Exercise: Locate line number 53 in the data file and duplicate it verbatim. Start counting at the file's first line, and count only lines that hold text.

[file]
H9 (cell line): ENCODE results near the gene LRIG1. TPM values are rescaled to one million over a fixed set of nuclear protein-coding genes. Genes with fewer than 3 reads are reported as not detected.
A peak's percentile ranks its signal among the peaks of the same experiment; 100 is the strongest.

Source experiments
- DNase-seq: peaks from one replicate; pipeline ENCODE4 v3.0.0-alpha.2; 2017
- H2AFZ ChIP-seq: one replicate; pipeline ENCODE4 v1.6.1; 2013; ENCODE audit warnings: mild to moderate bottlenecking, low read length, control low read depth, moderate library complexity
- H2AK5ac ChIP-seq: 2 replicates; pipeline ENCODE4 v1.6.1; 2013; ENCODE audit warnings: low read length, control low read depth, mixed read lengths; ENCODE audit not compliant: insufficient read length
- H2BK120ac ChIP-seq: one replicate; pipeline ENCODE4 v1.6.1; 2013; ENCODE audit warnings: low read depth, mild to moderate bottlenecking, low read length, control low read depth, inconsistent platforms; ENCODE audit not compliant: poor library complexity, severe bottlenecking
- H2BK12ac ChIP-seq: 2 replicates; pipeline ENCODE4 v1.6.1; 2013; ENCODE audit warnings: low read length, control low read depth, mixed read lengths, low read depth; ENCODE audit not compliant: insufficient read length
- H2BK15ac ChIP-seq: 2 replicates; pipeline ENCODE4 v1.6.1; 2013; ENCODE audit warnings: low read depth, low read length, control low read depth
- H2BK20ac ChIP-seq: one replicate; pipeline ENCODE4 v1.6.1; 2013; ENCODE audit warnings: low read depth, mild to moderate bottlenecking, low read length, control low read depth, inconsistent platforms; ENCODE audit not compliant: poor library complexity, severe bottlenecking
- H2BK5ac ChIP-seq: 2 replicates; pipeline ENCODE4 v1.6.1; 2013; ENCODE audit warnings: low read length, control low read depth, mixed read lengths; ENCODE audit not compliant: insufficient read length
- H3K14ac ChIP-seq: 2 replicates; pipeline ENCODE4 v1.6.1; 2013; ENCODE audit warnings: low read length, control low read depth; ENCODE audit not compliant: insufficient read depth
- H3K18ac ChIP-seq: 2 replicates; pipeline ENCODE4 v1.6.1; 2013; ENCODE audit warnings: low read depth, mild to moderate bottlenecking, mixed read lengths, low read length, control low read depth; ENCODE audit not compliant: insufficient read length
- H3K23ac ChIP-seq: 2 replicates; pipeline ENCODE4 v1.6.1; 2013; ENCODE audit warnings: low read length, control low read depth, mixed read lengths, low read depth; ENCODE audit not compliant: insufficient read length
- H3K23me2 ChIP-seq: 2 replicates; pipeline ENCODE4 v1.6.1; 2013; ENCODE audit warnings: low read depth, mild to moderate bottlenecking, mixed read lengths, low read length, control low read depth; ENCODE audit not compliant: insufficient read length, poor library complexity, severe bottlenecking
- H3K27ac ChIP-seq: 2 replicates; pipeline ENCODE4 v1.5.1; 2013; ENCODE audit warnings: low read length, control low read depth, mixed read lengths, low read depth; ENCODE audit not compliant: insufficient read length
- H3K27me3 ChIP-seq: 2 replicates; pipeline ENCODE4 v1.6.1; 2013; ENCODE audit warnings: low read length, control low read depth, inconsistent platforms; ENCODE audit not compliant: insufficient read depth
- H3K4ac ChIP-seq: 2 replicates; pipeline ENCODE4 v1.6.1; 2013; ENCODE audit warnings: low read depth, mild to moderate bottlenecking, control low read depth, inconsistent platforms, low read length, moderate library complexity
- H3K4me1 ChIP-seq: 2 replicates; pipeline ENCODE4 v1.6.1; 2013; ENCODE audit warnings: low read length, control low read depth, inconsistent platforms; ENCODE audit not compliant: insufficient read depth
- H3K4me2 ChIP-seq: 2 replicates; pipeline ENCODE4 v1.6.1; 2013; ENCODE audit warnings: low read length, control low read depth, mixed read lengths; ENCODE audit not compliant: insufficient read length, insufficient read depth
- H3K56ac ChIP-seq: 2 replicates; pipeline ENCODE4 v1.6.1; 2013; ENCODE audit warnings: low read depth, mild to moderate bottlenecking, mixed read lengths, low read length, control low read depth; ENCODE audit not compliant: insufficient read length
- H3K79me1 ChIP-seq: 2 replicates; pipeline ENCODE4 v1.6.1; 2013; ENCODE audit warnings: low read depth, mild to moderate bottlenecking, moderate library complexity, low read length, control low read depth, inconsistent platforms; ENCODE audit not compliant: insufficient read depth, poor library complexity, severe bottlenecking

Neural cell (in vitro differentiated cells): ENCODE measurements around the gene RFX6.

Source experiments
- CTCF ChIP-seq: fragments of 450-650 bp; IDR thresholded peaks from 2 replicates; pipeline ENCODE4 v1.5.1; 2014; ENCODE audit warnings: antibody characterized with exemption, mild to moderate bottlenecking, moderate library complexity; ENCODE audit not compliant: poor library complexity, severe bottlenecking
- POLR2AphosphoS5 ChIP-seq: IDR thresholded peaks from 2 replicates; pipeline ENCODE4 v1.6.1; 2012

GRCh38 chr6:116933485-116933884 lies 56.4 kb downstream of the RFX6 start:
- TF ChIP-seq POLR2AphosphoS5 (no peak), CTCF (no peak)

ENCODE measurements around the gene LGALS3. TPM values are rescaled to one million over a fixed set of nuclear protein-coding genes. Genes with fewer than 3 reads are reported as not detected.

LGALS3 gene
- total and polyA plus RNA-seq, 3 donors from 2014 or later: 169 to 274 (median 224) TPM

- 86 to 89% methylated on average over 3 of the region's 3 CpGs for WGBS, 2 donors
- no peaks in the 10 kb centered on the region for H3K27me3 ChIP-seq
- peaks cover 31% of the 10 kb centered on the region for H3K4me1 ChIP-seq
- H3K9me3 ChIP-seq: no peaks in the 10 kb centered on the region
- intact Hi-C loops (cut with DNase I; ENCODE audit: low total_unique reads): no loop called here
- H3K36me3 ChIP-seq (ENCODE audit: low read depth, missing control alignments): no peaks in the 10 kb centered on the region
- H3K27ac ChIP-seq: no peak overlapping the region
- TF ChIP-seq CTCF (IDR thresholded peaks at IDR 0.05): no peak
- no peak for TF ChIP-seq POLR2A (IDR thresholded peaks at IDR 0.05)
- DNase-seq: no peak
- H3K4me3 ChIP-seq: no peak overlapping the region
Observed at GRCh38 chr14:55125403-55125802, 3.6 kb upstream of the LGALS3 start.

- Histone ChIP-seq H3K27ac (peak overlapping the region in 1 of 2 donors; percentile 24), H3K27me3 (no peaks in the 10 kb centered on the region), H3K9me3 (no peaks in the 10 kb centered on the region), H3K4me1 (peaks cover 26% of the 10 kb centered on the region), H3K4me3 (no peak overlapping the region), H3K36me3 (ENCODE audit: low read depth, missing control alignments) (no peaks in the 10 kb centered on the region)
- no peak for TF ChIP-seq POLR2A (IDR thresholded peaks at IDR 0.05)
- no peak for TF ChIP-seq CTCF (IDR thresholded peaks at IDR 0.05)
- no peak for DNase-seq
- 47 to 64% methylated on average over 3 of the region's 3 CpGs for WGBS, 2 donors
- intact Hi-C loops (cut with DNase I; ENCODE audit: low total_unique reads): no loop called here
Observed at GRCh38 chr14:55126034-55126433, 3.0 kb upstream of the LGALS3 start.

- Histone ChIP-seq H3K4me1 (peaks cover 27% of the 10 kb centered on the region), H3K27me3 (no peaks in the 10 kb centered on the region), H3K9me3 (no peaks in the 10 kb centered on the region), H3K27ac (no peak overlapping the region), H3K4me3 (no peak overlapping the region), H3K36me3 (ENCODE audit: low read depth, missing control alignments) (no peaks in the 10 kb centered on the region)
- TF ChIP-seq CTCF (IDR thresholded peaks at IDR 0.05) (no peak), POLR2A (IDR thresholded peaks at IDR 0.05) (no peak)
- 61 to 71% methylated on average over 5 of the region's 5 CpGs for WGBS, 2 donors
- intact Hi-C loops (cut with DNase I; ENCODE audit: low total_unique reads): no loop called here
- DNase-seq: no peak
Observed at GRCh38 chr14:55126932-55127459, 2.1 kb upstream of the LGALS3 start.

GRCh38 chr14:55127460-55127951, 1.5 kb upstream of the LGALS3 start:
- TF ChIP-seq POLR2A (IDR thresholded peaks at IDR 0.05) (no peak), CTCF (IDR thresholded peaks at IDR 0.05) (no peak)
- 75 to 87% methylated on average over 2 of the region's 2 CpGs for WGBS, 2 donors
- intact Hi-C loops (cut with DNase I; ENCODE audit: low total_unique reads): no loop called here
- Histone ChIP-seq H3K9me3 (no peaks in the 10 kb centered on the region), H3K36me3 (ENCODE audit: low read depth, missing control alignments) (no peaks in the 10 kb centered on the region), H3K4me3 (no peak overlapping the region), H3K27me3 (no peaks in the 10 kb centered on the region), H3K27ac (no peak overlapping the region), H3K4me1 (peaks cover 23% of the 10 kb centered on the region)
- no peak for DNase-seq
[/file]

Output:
- 61 to 71% methylated on average over 5 of the region's 5 CpGs for WGBS, 2 donors